One of the pleasant distractions in New Orleans in the days following Hurricane Katrina was exploring the new diversity of Latin American food that arrived soon after the workers who came to help rebuild.
Those first taco trucks did not announce their locations via Twitter, so finding them meant scouting flood-wrecked neighborhoods at lunchtime and parking lots at home improvement centers.
Since then, authentic taquerias have cropped up at familiar addresses, but it's still a bit surprising to find Salsas Por El Lago inside a former burger joint in West End. It sits at the strange crux of development and floodwalls where New Orleans meets the lake — along a road mostly traversed by people headed to condo towers or marinas. But this is the part of town that proprietor Sandra Garay knows best, and she had been cooking in the area years before opening the restaurant in 2009.
A Chicago native of Mexican heritage, Garay landed in New Orleans in 2006 in a taco truck she dubbed Taco Loco (not to be confused with Taceaux Loceaux, a truck serving Korean chicken tacos and such outside Uptown bars). This Taco Loco set up shop in the parking lot of a ruined shopping center on Robert E. Lee Boulevard where there were scant options for a hot meal.
Salsas Por El Lago expands on the typical taco truck menu with fajita-style platters, fried fish and cheese-smothered enchiladas, but the bedrock fare of burritos, tamales and $2 tacos are the best bets. The meats are generally good, especially the desebrada, with a taste and texture like debris-style roast beef, and the barbacoa, which has a lusciousness akin to short ribs. The tortilla soup and the menudo, a formidably spicy tripe soup, are large and very satisfying as well.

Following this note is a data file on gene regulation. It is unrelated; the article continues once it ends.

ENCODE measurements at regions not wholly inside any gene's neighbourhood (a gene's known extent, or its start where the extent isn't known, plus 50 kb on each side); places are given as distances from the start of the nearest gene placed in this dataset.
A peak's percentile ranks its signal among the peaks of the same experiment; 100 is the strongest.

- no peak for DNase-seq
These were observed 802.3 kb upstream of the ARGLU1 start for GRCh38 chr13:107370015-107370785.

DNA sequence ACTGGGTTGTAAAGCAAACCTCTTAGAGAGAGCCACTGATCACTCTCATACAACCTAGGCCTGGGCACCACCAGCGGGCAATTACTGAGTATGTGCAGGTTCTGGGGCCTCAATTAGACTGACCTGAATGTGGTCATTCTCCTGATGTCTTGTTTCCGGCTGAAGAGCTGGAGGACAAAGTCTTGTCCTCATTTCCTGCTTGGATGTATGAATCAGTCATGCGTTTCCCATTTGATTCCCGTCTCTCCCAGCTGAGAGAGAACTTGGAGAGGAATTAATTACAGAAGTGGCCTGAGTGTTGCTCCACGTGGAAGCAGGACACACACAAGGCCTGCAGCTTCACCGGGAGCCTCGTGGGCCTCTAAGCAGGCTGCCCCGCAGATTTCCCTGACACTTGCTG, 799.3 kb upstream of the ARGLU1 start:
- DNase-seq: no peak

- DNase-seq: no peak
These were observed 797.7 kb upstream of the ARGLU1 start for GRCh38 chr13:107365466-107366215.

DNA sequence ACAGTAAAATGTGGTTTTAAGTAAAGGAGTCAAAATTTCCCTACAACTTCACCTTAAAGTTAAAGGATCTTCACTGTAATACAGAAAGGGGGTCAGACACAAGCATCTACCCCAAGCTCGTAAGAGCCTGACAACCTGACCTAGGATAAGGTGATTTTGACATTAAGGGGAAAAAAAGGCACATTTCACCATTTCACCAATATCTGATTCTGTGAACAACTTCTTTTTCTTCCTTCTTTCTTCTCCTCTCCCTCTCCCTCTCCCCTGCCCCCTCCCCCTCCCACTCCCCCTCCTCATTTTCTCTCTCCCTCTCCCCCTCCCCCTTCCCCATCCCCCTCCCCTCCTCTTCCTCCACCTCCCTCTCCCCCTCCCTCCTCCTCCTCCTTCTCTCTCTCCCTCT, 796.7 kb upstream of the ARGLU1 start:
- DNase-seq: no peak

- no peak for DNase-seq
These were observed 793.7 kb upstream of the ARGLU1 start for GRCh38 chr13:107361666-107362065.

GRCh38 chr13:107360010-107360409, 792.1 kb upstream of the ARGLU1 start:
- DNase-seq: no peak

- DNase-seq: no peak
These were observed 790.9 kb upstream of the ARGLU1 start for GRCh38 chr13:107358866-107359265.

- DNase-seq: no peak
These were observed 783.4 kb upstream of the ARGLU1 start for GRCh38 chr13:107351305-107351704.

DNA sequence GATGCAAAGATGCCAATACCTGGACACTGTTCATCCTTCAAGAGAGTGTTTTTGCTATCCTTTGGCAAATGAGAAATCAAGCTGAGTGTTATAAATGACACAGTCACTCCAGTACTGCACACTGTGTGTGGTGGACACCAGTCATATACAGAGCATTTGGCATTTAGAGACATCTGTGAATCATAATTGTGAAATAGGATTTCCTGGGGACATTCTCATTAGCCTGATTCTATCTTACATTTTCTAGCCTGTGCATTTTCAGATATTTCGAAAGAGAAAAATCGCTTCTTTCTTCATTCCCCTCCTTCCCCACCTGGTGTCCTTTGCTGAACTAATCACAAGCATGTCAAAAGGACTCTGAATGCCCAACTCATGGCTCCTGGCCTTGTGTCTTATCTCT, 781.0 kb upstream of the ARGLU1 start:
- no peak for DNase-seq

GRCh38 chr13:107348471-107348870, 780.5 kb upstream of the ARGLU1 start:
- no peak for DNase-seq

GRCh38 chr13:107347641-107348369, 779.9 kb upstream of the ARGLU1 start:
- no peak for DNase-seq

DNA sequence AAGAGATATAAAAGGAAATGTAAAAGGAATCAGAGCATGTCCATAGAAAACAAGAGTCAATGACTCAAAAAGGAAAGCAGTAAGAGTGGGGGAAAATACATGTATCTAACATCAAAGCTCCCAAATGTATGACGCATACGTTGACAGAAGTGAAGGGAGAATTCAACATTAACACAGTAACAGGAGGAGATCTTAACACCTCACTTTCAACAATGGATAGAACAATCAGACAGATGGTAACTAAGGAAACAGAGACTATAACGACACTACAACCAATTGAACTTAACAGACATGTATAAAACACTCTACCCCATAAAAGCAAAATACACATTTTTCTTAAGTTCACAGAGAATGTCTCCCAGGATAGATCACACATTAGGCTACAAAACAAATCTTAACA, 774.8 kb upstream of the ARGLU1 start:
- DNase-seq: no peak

The real treat of this restaurant, though, is referenced in its name. The kitchen makes a dozen types of salsas. Some are unusual — like the creamy, cilantro-strung Lulu — and many bring intense heat, like the otherwise innocent-sounding Lala.
In January, Garay opened a second restaurant, called Salsas Dos (1325 Veterans Memorial Blvd., Metairie, 309-7742), which specializes in breakfast burritos. But part of the appeal of the original Salsas is its offbeat environs. In a mashup of cultural totems, pinatas of Corona bottles hang beside a Ms. Pacman arcade game in a room that has the contours of a fast food restaurant but a large, almost tiki-esque bar sporting rifle-shaped tequila bottles.
The clientele includes contractors and office types by day, and at night it's occupied by couples and maybe some Lakeview women chatting over margaritas and salsa at the bar. There are never many of them, but in the way they point out menu changes and chat with the always-upbeat waitresses, it's clear many are regulars. Maybe some have been eating this food since the days when it came from a taco truck.